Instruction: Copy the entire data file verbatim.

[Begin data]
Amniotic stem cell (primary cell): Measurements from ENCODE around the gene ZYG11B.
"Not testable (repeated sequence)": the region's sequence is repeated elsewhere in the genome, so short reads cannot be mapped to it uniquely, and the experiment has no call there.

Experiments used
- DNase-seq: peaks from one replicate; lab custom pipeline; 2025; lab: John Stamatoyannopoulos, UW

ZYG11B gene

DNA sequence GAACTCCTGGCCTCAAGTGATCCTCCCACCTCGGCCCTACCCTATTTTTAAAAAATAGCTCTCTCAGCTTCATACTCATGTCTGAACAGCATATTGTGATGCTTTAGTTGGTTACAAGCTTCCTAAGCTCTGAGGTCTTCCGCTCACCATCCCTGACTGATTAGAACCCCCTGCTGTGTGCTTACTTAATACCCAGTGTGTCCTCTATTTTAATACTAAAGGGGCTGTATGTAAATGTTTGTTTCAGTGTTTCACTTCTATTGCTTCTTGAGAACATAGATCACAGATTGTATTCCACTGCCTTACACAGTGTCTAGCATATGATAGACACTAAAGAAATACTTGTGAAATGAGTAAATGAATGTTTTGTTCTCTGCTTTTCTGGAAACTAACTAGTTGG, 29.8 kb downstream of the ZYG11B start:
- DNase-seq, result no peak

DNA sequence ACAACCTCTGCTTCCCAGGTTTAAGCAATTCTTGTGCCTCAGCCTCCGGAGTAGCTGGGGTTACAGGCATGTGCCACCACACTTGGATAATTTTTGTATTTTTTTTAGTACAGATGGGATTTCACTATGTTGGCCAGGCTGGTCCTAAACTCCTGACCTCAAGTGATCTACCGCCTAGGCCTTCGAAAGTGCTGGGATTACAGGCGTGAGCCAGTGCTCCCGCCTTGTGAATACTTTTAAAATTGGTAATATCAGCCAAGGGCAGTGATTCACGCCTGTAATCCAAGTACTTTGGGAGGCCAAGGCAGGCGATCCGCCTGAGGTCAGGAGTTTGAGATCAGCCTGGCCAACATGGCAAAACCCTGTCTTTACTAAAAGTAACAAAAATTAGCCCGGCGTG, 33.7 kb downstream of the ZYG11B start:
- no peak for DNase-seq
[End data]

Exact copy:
Amniotic stem cell (primary cell): Measurements from ENCODE around the gene ZYG11B.
"Not testable (repeated sequence)": the region's sequence is repeated elsewhere in the genome, so short reads cannot be mapped to it uniquely, and the experiment has no call there.

Experiments used
- DNase-seq: peaks from one replicate; lab custom pipeline; 2025; lab: John Stamatoyannopoulos, UW

ZYG11B gene

DNA sequence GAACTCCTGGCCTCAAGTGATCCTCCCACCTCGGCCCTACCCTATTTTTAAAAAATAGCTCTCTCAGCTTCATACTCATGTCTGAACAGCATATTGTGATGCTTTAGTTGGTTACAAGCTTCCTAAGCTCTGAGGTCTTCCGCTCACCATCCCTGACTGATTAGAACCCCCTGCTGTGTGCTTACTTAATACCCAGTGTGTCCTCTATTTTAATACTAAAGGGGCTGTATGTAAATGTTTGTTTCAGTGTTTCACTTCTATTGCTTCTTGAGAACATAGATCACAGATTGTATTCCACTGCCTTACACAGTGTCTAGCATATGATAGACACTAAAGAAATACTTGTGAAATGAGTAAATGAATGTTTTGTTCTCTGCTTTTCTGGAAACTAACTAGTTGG, 29.8 kb downstream of the ZYG11B start:
- DNase-seq, result no peak

DNA sequence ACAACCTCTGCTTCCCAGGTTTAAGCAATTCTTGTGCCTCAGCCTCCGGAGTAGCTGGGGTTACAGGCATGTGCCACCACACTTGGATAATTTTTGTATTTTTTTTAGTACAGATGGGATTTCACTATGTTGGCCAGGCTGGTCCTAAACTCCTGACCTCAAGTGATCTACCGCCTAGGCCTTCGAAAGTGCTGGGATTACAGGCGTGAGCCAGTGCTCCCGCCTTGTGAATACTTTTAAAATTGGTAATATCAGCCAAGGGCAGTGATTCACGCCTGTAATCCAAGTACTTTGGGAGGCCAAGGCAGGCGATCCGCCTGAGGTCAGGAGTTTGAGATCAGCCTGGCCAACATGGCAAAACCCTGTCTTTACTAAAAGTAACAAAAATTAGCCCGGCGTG, 33.7 kb downstream of the ZYG11B start:
- no peak for DNase-seq